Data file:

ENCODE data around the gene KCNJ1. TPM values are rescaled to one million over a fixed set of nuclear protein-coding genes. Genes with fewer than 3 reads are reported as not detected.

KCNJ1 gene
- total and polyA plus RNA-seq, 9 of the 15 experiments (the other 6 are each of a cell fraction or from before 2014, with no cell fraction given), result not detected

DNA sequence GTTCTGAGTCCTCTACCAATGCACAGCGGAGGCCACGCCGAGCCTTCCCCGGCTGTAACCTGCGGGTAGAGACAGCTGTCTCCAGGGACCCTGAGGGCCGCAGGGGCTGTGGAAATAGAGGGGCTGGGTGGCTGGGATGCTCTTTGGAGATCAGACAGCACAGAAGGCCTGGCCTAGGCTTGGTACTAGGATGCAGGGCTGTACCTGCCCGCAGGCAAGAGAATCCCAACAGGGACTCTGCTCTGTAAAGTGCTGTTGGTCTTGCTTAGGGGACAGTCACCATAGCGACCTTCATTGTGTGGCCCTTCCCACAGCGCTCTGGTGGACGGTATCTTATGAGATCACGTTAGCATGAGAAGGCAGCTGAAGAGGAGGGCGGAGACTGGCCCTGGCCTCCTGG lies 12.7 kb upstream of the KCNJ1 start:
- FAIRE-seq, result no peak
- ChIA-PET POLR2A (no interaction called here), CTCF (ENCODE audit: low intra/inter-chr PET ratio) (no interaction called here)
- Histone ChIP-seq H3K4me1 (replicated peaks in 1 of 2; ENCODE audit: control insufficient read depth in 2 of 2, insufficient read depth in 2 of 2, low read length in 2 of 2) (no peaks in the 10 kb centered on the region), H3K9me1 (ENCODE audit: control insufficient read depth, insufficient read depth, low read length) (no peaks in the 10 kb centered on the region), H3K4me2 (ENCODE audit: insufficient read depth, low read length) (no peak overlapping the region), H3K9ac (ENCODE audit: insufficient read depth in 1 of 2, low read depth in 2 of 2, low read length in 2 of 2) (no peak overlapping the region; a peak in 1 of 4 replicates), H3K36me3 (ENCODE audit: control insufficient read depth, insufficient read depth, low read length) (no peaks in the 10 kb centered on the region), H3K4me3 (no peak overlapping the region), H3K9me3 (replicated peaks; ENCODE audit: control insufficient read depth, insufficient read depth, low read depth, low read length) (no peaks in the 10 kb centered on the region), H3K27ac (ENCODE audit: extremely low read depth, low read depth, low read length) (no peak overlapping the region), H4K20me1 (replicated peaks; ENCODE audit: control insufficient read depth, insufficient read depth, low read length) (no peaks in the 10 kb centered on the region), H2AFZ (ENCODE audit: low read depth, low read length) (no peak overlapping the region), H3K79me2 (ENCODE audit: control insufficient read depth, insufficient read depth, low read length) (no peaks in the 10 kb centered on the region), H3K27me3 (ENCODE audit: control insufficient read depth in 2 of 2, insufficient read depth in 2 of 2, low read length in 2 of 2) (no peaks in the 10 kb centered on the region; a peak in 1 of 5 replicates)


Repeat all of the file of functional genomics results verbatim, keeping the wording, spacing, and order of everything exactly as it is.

ENCODE data around the gene KCNJ1. TPM values are rescaled to one million over a fixed set of nuclear protein-coding genes. Genes with fewer than 3 reads are reported as not detected.

KCNJ1 gene
- total and polyA plus RNA-seq, 9 of the 15 experiments (the other 6 are each of a cell fraction or from before 2014, with no cell fraction given), result not detected

DNA sequence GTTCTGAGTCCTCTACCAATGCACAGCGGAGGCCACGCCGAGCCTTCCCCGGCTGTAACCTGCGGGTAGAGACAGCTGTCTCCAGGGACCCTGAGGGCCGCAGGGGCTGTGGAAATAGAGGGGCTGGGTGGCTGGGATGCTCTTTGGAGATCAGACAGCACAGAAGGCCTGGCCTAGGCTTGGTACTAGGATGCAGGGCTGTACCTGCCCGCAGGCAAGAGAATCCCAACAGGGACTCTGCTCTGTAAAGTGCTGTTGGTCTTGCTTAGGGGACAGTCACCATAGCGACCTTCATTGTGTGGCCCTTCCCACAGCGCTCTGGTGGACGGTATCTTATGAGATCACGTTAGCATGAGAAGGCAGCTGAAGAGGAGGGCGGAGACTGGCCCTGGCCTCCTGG lies 12.7 kb upstream of the KCNJ1 start:
- FAIRE-seq, result no peak
- ChIA-PET POLR2A (no interaction called here), CTCF (ENCODE audit: low intra/inter-chr PET ratio) (no interaction called here)
- Histone ChIP-seq H3K4me1 (replicated peaks in 1 of 2; ENCODE audit: control insufficient read depth in 2 of 2, insufficient read depth in 2 of 2, low read length in 2 of 2) (no peaks in the 10 kb centered on the region), H3K9me1 (ENCODE audit: control insufficient read depth, insufficient read depth, low read length) (no peaks in the 10 kb centered on the region), H3K4me2 (ENCODE audit: insufficient read depth, low read length) (no peak overlapping the region), H3K9ac (ENCODE audit: insufficient read depth in 1 of 2, low read depth in 2 of 2, low read length in 2 of 2) (no peak overlapping the region; a peak in 1 of 4 replicates), H3K36me3 (ENCODE audit: control insufficient read depth, insufficient read depth, low read length) (no peaks in the 10 kb centered on the region), H3K4me3 (no peak overlapping the region), H3K9me3 (replicated peaks; ENCODE audit: control insufficient read depth, insufficient read depth, low read depth, low read length) (no peaks in the 10 kb centered on the region), H3K27ac (ENCODE audit: extremely low read depth, low read depth, low read length) (no peak overlapping the region), H4K20me1 (replicated peaks; ENCODE audit: control insufficient read depth, insufficient read depth, low read length) (no peaks in the 10 kb centered on the region), H2AFZ (ENCODE audit: low read depth, low read length) (no peak overlapping the region), H3K79me2 (ENCODE audit: control insufficient read depth, insufficient read depth, low read length) (no peaks in the 10 kb centered on the region), H3K27me3 (ENCODE audit: control insufficient read depth in 2 of 2, insufficient read depth in 2 of 2, low read length in 2 of 2) (no peaks in the 10 kb centered on the region; a peak in 1 of 5 replicates)